Hitsville: The Making of Motown
Time Out says
This feel-good but sanitised look at an iconic label boasts some absolute bangers and a few juicy star anecdotes.
There are plenty of documentaries that delve into the history of Motown, but ‘Hitsville’ is the first to have the blessing and involvement of founder Berry Gordy. Matching the feel-good spirit of the songs the Detroit label produced, it takes a toe-tapping look down memory lane to show just how Gordy and co-founder Smokey Robinson defined a genre.
Starting from the top, directors Gabe and Benjamin Turner weave in archive footage, recordings and images with Gordy and Robinson’s exclusive interviews, which discuss the mechanics of a business inspired by the Gordy’s time working on a car assembly line. From Marvin Gaye and The Supremes to Stevie Wonder and Martha Reeves, this documentary shows how Motown crafted singers into stars before ‘Pop Idol’ and ‘The X Factor’ came along.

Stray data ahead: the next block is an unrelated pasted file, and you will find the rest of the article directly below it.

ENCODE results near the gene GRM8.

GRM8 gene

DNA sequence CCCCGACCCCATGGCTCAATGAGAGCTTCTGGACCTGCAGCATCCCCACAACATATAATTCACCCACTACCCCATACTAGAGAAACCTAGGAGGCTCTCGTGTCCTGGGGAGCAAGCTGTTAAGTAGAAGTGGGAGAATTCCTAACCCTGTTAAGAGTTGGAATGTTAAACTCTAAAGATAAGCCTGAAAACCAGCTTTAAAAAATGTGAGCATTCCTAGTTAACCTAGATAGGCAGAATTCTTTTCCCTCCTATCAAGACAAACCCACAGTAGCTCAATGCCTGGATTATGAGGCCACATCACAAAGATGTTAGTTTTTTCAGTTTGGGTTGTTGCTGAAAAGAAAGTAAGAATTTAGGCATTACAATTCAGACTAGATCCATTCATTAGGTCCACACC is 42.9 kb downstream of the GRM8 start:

There are plenty of fun anecdotes too: Neil Young describing his dancing lessons; how Reeves got to sing ‘Dancing in the Streets’ because of a union dispute and Wonder on coming up with ‘Fingertips Part II’ live on stage are particularly enjoyable to hear.
Sadly, juicy behind-the-scenes gossip – like Gordy’s romance with Diana Ross and the legal disputes with writing trio Holland-Dozier-Holland – is glossed over or omitted completely. It makes the film far more clean-cut than Motown’s origins ever were. Still, if you’re a sucker for the hits of the ’60s and ’70s, this is a nostalgic temptation you won’t want to miss.